Hnn | HNN Articles

The History of Greece v. Galloway: Will Prayers Be Allowed at Town Meetings?

 

Last week’s Supreme Court hearing of a case challenging prayers before public legislative meetings will make a huge impact. Bill Burgess of the AHA’s Appignani Humanist Legal Center analyzes the case’s history and what the justices’ said during oral arguments.


The Supreme Court heard oral arguments last week in an important case involving the separation of church and state. The American Humanist Association’s Appignani Humanist Legal Center joined an amicus curiae brief filed with the Court on behalf of the AHA and nine other allied secular organizations supporting the plaintiffs. 

The case is a challenge brought to the practice of the Town of Greece, New York, of opening its town council meetings with prayers delivered to the audience by invited clergy members selected from local congregations. The prayers have overwhelmingly been expressly sectarian in nature, making reference to Jesus Christ or using other particularly Christian language.  The plaintiffs are two local residents, one an atheist and the other Jewish, who attended town council meetings and felt excluded, perhaps intentionally, from participation in the local democratic process and worried that failure to participate in the prayers would harm their chances of convincing the council to take particular action. They filed suit, seeking an injunction to stop what they allege is violation of the Establishment Clause, the provision of the federal Constitution that mandates a separation of church and state.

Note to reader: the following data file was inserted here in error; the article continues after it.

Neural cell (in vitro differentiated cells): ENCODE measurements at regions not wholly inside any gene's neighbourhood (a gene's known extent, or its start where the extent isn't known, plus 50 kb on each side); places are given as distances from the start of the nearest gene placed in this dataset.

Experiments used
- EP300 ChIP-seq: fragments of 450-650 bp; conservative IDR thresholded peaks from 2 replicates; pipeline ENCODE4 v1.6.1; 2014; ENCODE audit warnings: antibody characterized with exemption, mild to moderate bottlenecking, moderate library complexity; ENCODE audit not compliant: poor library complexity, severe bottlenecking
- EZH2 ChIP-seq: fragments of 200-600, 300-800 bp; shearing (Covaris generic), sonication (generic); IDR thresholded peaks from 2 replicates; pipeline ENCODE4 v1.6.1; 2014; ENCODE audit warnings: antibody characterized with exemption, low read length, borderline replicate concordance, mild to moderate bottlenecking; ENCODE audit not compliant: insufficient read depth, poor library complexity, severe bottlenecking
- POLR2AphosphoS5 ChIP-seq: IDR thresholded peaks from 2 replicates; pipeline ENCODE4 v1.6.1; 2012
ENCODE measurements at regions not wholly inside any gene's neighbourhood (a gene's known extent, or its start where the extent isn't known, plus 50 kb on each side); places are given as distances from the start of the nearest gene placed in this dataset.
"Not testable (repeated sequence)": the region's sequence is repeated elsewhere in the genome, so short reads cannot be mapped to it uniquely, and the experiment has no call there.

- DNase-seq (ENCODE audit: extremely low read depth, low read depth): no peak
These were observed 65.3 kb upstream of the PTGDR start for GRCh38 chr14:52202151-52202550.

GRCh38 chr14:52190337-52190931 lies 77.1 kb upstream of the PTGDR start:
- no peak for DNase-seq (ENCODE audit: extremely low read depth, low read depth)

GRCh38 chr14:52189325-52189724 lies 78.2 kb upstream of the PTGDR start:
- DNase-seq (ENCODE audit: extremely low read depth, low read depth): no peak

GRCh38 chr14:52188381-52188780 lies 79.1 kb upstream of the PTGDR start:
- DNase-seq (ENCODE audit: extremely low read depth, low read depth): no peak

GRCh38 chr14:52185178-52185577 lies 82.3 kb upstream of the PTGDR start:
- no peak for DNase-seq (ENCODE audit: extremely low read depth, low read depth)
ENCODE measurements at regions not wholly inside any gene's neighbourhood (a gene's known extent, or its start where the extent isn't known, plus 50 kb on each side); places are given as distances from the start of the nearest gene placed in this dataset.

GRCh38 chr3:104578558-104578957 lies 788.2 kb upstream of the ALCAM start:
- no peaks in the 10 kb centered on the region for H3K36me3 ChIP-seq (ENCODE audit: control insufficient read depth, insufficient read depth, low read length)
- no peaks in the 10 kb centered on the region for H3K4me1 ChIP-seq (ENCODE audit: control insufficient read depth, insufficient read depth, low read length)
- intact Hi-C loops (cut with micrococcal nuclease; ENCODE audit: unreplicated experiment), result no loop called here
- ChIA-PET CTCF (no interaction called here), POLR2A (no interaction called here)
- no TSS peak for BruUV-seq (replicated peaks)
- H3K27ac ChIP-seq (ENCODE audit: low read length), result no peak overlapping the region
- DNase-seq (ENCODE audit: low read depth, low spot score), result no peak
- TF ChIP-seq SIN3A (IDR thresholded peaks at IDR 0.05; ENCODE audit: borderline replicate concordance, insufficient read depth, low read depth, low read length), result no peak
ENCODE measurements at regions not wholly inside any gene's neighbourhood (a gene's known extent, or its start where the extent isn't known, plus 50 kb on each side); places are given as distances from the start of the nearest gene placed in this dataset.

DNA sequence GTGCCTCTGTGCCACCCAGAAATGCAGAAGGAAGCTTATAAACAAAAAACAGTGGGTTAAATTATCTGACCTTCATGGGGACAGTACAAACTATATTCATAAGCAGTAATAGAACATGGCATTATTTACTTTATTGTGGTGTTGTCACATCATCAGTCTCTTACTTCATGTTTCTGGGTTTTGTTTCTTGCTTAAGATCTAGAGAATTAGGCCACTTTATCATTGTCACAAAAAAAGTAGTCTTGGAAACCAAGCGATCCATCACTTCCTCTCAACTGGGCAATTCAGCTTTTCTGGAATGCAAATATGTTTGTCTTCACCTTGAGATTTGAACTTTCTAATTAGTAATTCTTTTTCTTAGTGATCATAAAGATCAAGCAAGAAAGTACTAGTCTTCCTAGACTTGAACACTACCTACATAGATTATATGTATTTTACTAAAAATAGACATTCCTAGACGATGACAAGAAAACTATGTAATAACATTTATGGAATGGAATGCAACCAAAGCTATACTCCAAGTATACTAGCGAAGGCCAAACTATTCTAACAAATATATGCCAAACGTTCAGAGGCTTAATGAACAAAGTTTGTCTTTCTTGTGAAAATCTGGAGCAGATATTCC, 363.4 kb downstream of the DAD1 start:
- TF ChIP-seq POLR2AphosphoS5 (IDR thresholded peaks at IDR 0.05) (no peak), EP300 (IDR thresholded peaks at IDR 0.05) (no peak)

Although they were initially unsuccessful at the trial court level, the Second Circuit Court of Appeals sided with them, ruling that the town’s “legislative prayer” practice was unconstitutional. The appeals court looked primarily to a 1983 Supreme Court decision, Marsh v. Chambers, the only one addressing the subject to reach the high court (before this case later did so). In Marsh, the Court upheld the practice of the Nebraska legislature of hiring a chaplain to minister to legislators and to offer prayers as part of its sessions. The Court emphasized, however, that chaplain’s prayers were nonsectarian in nature (i.e. that he had, after complaint, dropped all references to Jesus), and relied heavily on the fact that a similar practice had been approved by the First Congress and persisted to the present.